Asbestos can only cause harm if it is disturbed, which releases the dangerous fibres into the air that people breathe in. Luckily, as long as the asbestos remains intact and undamaged it is very safe and can be left in place to serve its purpose. However, if the structure is in poor condition, it will need to be removed and disposed of correctly.

Before starting any work, a qualified and licensed asbestos assessor should inspect the area to check for any asbestos materials that require removal or disposal. Licensed inspectors are highly trained and will be able to advise you on what needs to be done and what safety measures should be taken. They will also provide you with a written report. It is essential that all safety precautions are taken during the removal process, and that the area is kept as clean as possible to prevent the spread of any potentially hazardous particles.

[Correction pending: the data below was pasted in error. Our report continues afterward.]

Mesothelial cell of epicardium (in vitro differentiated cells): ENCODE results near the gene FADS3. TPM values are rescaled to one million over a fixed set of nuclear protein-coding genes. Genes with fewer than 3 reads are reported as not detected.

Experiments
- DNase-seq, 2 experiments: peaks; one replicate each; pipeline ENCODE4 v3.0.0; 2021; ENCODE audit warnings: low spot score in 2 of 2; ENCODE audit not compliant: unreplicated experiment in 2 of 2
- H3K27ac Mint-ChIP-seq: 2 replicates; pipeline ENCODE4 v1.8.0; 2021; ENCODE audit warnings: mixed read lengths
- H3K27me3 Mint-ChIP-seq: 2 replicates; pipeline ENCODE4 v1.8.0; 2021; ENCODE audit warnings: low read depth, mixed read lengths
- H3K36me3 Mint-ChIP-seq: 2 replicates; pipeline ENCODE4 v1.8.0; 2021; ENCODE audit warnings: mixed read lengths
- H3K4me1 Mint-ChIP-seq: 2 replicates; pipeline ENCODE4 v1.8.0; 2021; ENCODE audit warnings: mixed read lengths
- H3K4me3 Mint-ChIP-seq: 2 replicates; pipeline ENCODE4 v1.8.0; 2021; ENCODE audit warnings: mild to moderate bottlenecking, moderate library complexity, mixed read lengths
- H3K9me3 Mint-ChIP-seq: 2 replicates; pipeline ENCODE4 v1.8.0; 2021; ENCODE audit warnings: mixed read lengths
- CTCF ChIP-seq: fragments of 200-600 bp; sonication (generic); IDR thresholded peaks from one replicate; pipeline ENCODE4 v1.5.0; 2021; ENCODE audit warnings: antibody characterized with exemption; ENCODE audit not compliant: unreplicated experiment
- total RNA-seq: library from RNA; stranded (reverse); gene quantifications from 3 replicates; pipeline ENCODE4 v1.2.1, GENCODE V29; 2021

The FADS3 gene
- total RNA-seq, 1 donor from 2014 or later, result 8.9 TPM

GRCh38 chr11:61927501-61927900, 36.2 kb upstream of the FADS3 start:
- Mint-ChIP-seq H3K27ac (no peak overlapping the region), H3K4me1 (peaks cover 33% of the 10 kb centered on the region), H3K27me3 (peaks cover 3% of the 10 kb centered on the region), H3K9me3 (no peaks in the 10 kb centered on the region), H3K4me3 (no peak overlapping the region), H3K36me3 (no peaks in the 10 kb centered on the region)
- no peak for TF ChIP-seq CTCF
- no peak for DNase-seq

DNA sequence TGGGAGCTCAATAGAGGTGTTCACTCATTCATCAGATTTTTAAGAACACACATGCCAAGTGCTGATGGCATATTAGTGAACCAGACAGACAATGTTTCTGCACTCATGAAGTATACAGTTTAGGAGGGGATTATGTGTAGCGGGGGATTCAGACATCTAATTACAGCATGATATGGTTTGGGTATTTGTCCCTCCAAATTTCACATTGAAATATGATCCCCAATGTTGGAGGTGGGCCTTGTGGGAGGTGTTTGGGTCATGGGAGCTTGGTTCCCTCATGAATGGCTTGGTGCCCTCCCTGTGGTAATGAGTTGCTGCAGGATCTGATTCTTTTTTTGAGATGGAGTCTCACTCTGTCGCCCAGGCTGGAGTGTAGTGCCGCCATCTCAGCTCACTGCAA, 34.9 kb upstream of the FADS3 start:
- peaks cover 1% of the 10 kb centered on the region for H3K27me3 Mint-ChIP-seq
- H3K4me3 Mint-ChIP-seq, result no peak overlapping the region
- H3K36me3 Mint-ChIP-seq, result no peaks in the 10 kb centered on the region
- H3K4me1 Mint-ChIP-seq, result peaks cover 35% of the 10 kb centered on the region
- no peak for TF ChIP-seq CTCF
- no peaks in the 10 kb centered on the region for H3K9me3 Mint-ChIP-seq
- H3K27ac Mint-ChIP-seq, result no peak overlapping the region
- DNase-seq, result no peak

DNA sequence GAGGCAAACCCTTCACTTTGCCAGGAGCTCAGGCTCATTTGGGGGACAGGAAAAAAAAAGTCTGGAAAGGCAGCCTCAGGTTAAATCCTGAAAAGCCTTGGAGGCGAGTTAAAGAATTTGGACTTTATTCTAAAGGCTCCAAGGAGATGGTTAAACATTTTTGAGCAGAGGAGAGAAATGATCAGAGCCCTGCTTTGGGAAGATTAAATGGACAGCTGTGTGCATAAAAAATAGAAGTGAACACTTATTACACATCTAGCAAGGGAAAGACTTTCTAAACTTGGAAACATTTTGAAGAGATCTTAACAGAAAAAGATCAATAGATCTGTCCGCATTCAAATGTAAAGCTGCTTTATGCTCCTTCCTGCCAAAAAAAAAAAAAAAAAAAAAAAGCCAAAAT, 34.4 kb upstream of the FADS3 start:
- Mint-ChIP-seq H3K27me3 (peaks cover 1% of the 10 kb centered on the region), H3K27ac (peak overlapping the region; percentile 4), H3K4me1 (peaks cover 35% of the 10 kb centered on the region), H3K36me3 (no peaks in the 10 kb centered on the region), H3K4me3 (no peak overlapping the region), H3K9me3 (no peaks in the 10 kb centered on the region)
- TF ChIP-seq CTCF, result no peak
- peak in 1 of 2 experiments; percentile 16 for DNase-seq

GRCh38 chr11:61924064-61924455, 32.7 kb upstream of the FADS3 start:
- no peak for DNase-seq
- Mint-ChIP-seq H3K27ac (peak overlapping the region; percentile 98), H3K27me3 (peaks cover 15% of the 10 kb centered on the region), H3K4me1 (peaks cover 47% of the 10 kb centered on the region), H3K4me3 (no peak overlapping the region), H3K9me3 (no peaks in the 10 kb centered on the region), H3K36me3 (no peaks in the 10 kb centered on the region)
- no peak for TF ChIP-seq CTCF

Dampening down the surface of the shed before and during the removal is extremely important, as it will drastically reduce the chance of any asbestos fibres becoming airborne. It is also advisable to cover any surfaces that don’t require removing with plastic sheeting, and to use negative air pressure during the entire process. It is also a good idea to notify neighbours of the work that will be taking place, and to keep children and pets away from the area.

Once the asbestos has been removed, it should be wet down and wrapped in heavy duty polythene, and sealed in two layers. It is also a good idea to double bag it, and to make sure that the bags are clearly labelled with the words “Danger – Contains Asbestos” and “Cancer and Lung Disease Hazard”. The waste must then be transported to an approved landfill site and buried in a sealed container.

Most large towns have facilities that can accept this type of waste, so if you are a house owner then it is likely that you can take the waste yourself in your own vehicle provided it is your own waste. Some towns have regulations on the maximum amount of asbestos that can be taken to these sites, and a permit may also be required.